The European Central Bank has confirmed economists’ expectations by keeping its monetary policy stance unchanged. But a rise in inflation and growing dissatisfaction with the ECB’s unprecedented stimulus program in Germany will only increase the pressure on the central bankers to change course at their next meeting on April 27.
Irked by multiple extensions to the ECB’s generous bond-buying program and the effects of its rock-bottom interest rates on banks, insurers and savers, German economists and politicians have stepped forward in the past few weeks to call for adjustments.
European central bankers have so far been undeterred by the Germany-led complaints and, in a widely-expected move Thursday, decided to keep the ECB’s rate main refinancing rate at a record low of 0 percent. Their separate rate on overnight bank deposits, which has become the ECB’s primary interest rate tool in the past couple years as a means of forcing banks to lend out their reserve cash, was also kept unchanged in negative territory at -0.40 percent.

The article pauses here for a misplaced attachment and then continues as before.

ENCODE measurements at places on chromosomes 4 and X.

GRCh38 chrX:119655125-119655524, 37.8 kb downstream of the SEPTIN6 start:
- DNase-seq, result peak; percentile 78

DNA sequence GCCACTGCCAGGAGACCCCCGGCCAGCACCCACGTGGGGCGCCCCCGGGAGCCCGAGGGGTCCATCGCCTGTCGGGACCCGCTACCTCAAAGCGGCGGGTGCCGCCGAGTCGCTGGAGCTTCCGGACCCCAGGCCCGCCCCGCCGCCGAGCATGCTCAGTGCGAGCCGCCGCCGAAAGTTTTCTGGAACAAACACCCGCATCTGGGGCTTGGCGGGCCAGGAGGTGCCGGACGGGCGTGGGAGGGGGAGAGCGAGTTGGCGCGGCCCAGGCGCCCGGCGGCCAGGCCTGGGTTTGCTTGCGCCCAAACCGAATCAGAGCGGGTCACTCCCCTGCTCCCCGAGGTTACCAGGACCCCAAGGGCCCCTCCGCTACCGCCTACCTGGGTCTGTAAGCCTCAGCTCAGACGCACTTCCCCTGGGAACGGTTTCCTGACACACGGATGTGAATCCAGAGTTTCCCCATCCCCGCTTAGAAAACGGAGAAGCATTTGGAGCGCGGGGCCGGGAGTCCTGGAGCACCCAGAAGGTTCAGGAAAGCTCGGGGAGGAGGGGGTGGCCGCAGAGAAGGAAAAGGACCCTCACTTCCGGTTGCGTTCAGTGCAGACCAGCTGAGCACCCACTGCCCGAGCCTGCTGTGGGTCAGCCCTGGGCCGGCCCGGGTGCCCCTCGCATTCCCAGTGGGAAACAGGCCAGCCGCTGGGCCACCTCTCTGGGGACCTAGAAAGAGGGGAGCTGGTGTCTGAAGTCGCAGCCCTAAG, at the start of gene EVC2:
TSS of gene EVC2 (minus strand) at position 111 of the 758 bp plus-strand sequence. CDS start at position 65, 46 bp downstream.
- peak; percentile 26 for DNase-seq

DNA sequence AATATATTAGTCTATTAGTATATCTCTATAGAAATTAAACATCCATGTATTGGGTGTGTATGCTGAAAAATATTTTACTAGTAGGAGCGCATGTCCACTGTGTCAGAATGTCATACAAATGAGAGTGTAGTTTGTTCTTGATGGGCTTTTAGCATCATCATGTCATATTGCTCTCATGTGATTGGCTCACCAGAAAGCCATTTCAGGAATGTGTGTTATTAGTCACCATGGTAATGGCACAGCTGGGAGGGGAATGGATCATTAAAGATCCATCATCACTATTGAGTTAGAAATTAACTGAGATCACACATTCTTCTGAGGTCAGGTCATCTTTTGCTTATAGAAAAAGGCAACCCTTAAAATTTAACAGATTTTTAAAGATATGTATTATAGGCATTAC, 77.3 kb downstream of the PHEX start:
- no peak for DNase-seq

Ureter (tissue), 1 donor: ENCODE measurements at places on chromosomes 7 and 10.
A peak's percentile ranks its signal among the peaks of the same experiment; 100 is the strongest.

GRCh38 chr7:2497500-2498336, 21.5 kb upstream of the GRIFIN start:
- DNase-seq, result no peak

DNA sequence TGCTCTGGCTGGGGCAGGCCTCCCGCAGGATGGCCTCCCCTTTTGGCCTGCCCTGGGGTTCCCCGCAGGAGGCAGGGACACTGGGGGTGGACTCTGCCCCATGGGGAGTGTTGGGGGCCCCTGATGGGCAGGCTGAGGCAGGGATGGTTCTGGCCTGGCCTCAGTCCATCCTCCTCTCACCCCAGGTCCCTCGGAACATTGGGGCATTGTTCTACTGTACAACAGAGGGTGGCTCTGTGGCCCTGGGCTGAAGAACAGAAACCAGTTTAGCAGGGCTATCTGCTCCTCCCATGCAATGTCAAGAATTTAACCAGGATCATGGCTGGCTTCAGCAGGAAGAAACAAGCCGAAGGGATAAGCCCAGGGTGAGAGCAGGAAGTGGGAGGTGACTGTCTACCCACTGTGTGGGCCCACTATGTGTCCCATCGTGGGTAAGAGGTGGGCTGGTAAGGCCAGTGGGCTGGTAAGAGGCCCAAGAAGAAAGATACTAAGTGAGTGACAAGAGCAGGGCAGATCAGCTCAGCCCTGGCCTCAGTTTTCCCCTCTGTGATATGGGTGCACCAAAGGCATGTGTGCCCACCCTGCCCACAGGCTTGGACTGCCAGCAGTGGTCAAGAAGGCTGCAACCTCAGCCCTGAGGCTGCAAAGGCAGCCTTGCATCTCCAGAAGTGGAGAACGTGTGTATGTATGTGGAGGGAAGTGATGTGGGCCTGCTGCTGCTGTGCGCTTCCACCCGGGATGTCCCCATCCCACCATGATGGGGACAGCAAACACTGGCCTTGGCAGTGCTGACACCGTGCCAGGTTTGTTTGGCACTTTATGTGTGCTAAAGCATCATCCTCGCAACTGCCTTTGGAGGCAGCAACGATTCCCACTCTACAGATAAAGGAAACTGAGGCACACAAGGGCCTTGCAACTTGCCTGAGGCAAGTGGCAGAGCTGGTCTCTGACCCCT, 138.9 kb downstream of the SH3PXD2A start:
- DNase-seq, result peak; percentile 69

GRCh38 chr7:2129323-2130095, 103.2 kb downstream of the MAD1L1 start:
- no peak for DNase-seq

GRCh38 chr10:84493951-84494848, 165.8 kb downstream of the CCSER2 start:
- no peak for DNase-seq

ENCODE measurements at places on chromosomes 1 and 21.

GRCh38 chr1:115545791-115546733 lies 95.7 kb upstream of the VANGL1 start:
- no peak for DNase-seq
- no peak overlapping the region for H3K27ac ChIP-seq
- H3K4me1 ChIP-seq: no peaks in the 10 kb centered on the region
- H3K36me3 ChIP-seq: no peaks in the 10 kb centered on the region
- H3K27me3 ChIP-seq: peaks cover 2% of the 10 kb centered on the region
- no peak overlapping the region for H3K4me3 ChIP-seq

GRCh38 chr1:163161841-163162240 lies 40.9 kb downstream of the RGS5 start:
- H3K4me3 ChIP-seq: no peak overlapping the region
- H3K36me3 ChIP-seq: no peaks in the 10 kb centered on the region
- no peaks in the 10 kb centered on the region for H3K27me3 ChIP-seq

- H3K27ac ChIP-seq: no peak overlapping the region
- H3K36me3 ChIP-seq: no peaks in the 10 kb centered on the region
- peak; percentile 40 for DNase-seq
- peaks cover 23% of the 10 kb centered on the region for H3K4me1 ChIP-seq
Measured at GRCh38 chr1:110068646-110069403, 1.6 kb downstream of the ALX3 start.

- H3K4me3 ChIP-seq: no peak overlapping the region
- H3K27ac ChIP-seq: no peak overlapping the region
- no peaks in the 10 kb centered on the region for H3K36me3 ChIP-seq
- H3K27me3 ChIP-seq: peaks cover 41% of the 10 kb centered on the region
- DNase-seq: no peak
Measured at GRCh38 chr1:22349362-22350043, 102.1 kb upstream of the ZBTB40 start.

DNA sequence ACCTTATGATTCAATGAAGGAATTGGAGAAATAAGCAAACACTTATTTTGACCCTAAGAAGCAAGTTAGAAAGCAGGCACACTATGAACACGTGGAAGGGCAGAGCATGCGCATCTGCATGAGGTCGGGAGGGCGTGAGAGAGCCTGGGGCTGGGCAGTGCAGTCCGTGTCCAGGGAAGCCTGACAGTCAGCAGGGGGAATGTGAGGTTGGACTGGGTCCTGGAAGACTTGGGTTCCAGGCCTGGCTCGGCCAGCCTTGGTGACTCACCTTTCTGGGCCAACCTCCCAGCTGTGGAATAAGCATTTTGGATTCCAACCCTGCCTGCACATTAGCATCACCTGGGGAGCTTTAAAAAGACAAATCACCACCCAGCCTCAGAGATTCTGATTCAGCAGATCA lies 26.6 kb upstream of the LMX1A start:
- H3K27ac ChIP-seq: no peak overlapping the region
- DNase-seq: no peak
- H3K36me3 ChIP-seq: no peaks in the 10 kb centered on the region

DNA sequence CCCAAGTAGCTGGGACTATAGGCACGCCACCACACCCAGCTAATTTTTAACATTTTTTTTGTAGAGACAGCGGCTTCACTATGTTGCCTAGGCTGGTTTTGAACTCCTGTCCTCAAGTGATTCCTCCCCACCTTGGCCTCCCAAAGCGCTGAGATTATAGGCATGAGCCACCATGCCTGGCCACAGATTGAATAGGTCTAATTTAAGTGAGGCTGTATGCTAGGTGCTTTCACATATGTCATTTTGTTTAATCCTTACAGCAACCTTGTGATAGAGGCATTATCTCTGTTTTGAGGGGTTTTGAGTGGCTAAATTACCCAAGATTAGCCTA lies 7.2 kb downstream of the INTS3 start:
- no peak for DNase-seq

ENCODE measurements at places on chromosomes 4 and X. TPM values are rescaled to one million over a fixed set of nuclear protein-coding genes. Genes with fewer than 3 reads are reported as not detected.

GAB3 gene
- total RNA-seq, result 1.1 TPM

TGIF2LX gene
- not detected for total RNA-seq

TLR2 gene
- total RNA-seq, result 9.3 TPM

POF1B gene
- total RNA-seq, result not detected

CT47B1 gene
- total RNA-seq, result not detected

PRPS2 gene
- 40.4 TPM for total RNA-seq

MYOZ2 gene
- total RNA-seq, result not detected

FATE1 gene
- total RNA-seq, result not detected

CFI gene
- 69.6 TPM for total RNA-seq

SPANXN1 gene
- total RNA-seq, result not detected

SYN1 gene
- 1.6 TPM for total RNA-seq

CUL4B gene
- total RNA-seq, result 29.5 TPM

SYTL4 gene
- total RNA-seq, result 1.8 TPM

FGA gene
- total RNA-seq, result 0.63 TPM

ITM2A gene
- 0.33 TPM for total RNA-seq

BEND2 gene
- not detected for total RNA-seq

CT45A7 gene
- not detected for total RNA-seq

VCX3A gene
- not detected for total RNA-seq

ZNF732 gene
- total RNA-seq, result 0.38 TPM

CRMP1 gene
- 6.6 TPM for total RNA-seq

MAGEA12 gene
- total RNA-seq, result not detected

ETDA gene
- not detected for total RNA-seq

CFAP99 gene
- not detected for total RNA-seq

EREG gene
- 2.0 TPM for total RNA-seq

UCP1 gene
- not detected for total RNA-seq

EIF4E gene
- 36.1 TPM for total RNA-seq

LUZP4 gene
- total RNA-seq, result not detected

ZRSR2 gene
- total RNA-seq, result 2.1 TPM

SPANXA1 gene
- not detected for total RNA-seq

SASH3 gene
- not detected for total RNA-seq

The ECB also withheld any changes to its controversial asset-buying program, vowing to maintain stimulus policy at least until the end of the year.